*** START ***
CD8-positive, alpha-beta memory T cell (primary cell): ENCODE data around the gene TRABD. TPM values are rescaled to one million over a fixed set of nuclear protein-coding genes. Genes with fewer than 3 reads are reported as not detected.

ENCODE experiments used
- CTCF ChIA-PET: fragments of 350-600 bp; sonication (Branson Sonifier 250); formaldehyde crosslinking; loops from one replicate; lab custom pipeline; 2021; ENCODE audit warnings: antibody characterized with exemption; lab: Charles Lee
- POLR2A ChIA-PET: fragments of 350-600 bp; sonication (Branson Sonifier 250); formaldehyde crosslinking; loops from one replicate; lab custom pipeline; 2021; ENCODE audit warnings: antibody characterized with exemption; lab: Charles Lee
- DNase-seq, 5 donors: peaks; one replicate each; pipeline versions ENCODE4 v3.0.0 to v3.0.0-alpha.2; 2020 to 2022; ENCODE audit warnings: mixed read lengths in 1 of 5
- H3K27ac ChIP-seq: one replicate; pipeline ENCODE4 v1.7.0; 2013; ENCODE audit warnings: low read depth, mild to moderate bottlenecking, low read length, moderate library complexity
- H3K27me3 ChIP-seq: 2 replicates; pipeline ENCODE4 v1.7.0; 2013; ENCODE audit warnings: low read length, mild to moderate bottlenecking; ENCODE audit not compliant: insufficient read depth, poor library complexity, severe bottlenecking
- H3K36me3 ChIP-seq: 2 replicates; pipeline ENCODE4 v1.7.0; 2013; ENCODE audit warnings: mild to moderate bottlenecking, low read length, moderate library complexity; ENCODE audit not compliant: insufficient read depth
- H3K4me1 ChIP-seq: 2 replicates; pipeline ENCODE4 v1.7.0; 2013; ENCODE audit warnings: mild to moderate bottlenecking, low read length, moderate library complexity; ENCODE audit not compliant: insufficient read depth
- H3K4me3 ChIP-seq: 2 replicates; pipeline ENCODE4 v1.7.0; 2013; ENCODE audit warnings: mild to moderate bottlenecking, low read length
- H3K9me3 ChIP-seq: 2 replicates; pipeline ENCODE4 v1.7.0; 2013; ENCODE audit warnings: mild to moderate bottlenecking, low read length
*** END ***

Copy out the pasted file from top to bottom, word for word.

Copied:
CD8-positive, alpha-beta memory T cell (primary cell): ENCODE data around the gene TRABD. TPM values are rescaled to one million over a fixed set of nuclear protein-coding genes. Genes with fewer than 3 reads are reported as not detected.

ENCODE experiments used
- CTCF ChIA-PET: fragments of 350-600 bp; sonication (Branson Sonifier 250); formaldehyde crosslinking; loops from one replicate; lab custom pipeline; 2021; ENCODE audit warnings: antibody characterized with exemption; lab: Charles Lee
- POLR2A ChIA-PET: fragments of 350-600 bp; sonication (Branson Sonifier 250); formaldehyde crosslinking; loops from one replicate; lab custom pipeline; 2021; ENCODE audit warnings: antibody characterized with exemption; lab: Charles Lee
- DNase-seq, 5 donors: peaks; one replicate each; pipeline versions ENCODE4 v3.0.0 to v3.0.0-alpha.2; 2020 to 2022; ENCODE audit warnings: mixed read lengths in 1 of 5
- H3K27ac ChIP-seq: one replicate; pipeline ENCODE4 v1.7.0; 2013; ENCODE audit warnings: low read depth, mild to moderate bottlenecking, low read length, moderate library complexity
- H3K27me3 ChIP-seq: 2 replicates; pipeline ENCODE4 v1.7.0; 2013; ENCODE audit warnings: low read length, mild to moderate bottlenecking; ENCODE audit not compliant: insufficient read depth, poor library complexity, severe bottlenecking
- H3K36me3 ChIP-seq: 2 replicates; pipeline ENCODE4 v1.7.0; 2013; ENCODE audit warnings: mild to moderate bottlenecking, low read length, moderate library complexity; ENCODE audit not compliant: insufficient read depth
- H3K4me1 ChIP-seq: 2 replicates; pipeline ENCODE4 v1.7.0; 2013; ENCODE audit warnings: mild to moderate bottlenecking, low read length, moderate library complexity; ENCODE audit not compliant: insufficient read depth
- H3K4me3 ChIP-seq: 2 replicates; pipeline ENCODE4 v1.7.0; 2013; ENCODE audit warnings: mild to moderate bottlenecking, low read length
- H3K9me3 ChIP-seq: 2 replicates; pipeline ENCODE4 v1.7.0; 2013; ENCODE audit warnings: mild to moderate bottlenecking, low read length